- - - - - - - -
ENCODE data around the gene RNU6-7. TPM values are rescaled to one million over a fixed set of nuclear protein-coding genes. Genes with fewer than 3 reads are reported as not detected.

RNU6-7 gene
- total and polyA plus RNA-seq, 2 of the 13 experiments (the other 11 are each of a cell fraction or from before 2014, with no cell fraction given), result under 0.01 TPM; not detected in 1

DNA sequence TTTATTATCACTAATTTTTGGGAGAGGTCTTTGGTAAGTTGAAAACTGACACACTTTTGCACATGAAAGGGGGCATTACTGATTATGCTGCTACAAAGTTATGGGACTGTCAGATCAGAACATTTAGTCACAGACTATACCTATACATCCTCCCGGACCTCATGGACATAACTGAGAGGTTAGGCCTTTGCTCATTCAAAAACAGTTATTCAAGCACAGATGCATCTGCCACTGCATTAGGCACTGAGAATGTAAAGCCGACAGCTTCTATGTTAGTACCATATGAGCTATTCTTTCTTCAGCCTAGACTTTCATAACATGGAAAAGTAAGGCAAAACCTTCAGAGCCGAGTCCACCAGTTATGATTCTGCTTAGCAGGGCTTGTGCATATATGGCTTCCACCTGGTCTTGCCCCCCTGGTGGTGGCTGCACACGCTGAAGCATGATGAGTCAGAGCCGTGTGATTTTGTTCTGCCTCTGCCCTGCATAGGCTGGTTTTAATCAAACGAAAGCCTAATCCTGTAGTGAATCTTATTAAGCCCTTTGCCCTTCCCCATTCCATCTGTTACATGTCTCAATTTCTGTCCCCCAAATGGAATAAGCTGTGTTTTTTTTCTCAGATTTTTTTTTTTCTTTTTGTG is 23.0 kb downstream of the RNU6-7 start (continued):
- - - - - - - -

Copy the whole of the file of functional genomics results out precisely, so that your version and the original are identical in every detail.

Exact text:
ENCODE data around the gene RNU6-7. TPM values are rescaled to one million over a fixed set of nuclear protein-coding genes. Genes with fewer than 3 reads are reported as not detected.

RNU6-7 gene
- total and polyA plus RNA-seq, 2 of the 13 experiments (the other 11 are each of a cell fraction or from before 2014, with no cell fraction given), result under 0.01 TPM; not detected in 1

DNA sequence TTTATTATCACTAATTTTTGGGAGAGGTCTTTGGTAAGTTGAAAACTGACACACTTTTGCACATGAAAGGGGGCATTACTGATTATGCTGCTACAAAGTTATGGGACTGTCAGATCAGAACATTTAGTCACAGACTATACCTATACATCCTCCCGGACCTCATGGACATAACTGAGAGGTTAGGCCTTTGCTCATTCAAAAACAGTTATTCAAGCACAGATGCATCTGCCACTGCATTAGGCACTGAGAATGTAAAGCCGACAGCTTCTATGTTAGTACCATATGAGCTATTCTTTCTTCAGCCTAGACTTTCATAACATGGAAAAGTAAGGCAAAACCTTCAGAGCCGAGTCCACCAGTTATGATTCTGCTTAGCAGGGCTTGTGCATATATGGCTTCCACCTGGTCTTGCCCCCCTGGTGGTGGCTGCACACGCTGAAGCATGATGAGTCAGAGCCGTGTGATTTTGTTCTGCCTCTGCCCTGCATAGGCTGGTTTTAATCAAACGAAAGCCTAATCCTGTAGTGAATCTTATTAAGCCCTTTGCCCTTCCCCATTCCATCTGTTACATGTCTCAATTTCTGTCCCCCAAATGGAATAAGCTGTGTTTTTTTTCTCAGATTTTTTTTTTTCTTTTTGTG is 23.0 kb downstream of the RNU6-7 start (continued):